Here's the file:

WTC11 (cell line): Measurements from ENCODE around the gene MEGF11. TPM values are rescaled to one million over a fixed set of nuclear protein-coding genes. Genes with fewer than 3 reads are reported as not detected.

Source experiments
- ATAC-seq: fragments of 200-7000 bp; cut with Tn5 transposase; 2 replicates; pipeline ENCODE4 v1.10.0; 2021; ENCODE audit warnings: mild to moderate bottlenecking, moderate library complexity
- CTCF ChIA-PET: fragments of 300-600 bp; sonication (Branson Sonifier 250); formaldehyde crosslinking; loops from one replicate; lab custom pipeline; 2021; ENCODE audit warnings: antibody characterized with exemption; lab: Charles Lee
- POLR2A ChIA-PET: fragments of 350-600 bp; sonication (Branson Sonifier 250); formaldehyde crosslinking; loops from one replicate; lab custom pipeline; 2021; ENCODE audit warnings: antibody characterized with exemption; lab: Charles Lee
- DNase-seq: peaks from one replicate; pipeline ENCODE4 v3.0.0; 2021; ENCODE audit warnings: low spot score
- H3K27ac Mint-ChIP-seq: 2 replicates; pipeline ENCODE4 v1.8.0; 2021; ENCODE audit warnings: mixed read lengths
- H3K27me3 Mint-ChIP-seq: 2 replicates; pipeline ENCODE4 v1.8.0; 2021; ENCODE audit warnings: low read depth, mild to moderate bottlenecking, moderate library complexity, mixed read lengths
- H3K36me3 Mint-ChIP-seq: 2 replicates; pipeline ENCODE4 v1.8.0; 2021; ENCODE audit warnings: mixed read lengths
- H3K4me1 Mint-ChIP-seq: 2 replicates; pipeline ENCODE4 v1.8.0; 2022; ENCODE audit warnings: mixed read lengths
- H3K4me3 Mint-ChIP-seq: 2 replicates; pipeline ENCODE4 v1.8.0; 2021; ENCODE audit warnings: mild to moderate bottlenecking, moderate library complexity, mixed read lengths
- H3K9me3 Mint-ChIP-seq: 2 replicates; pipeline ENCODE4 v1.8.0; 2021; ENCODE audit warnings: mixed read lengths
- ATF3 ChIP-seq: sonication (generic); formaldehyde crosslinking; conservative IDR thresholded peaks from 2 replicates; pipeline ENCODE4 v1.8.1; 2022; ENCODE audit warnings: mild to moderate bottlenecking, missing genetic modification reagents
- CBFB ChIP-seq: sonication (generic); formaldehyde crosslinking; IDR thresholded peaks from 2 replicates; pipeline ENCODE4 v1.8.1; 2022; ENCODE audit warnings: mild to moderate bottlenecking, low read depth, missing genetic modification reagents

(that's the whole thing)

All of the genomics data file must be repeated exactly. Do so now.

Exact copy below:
WTC11 (cell line): Measurements from ENCODE around the gene MEGF11. TPM values are rescaled to one million over a fixed set of nuclear protein-coding genes. Genes with fewer than 3 reads are reported as not detected.

Source experiments
- ATAC-seq: fragments of 200-7000 bp; cut with Tn5 transposase; 2 replicates; pipeline ENCODE4 v1.10.0; 2021; ENCODE audit warnings: mild to moderate bottlenecking, moderate library complexity
- CTCF ChIA-PET: fragments of 300-600 bp; sonication (Branson Sonifier 250); formaldehyde crosslinking; loops from one replicate; lab custom pipeline; 2021; ENCODE audit warnings: antibody characterized with exemption; lab: Charles Lee
- POLR2A ChIA-PET: fragments of 350-600 bp; sonication (Branson Sonifier 250); formaldehyde crosslinking; loops from one replicate; lab custom pipeline; 2021; ENCODE audit warnings: antibody characterized with exemption; lab: Charles Lee
- DNase-seq: peaks from one replicate; pipeline ENCODE4 v3.0.0; 2021; ENCODE audit warnings: low spot score
- H3K27ac Mint-ChIP-seq: 2 replicates; pipeline ENCODE4 v1.8.0; 2021; ENCODE audit warnings: mixed read lengths
- H3K27me3 Mint-ChIP-seq: 2 replicates; pipeline ENCODE4 v1.8.0; 2021; ENCODE audit warnings: low read depth, mild to moderate bottlenecking, moderate library complexity, mixed read lengths
- H3K36me3 Mint-ChIP-seq: 2 replicates; pipeline ENCODE4 v1.8.0; 2021; ENCODE audit warnings: mixed read lengths
- H3K4me1 Mint-ChIP-seq: 2 replicates; pipeline ENCODE4 v1.8.0; 2022; ENCODE audit warnings: mixed read lengths
- H3K4me3 Mint-ChIP-seq: 2 replicates; pipeline ENCODE4 v1.8.0; 2021; ENCODE audit warnings: mild to moderate bottlenecking, moderate library complexity, mixed read lengths
- H3K9me3 Mint-ChIP-seq: 2 replicates; pipeline ENCODE4 v1.8.0; 2021; ENCODE audit warnings: mixed read lengths
- ATF3 ChIP-seq: sonication (generic); formaldehyde crosslinking; conservative IDR thresholded peaks from 2 replicates; pipeline ENCODE4 v1.8.1; 2022; ENCODE audit warnings: mild to moderate bottlenecking, missing genetic modification reagents
- CBFB ChIP-seq: sonication (generic); formaldehyde crosslinking; IDR thresholded peaks from 2 replicates; pipeline ENCODE4 v1.8.1; 2022; ENCODE audit warnings: mild to moderate bottlenecking, low read depth, missing genetic modification reagents